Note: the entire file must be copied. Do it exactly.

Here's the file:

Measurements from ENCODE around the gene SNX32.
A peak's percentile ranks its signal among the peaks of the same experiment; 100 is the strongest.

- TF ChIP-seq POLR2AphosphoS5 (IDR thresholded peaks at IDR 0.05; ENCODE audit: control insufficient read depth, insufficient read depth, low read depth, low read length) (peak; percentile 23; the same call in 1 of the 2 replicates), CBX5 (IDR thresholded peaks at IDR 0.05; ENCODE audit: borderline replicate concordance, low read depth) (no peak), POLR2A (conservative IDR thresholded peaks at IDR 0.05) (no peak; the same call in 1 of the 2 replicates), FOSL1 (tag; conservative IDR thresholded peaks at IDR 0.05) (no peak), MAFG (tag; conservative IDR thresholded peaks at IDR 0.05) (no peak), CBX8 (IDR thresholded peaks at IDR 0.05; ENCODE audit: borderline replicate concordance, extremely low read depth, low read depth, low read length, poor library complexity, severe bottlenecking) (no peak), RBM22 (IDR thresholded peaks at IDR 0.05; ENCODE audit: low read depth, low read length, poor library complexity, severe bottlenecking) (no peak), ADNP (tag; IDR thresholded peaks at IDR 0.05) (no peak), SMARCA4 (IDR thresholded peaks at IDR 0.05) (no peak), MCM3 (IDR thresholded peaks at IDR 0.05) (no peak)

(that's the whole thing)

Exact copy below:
Measurements from ENCODE around the gene SNX32.
A peak's percentile ranks its signal among the peaks of the same experiment; 100 is the strongest.

- TF ChIP-seq POLR2AphosphoS5 (IDR thresholded peaks at IDR 0.05; ENCODE audit: control insufficient read depth, insufficient read depth, low read depth, low read length) (peak; percentile 23; the same call in 1 of the 2 replicates), CBX5 (IDR thresholded peaks at IDR 0.05; ENCODE audit: borderline replicate concordance, low read depth) (no peak), POLR2A (conservative IDR thresholded peaks at IDR 0.05) (no peak; the same call in 1 of the 2 replicates), FOSL1 (tag; conservative IDR thresholded peaks at IDR 0.05) (no peak), MAFG (tag; conservative IDR thresholded peaks at IDR 0.05) (no peak), CBX8 (IDR thresholded peaks at IDR 0.05; ENCODE audit: borderline replicate concordance, extremely low read depth, low read depth, low read length, poor library complexity, severe bottlenecking) (no peak), RBM22 (IDR thresholded peaks at IDR 0.05; ENCODE audit: low read depth, low read length, poor library complexity, severe bottlenecking) (no peak), ADNP (tag; IDR thresholded peaks at IDR 0.05) (no peak), SMARCA4 (IDR thresholded peaks at IDR 0.05) (no peak), MCM3 (IDR thresholded peaks at IDR 0.05) (no peak)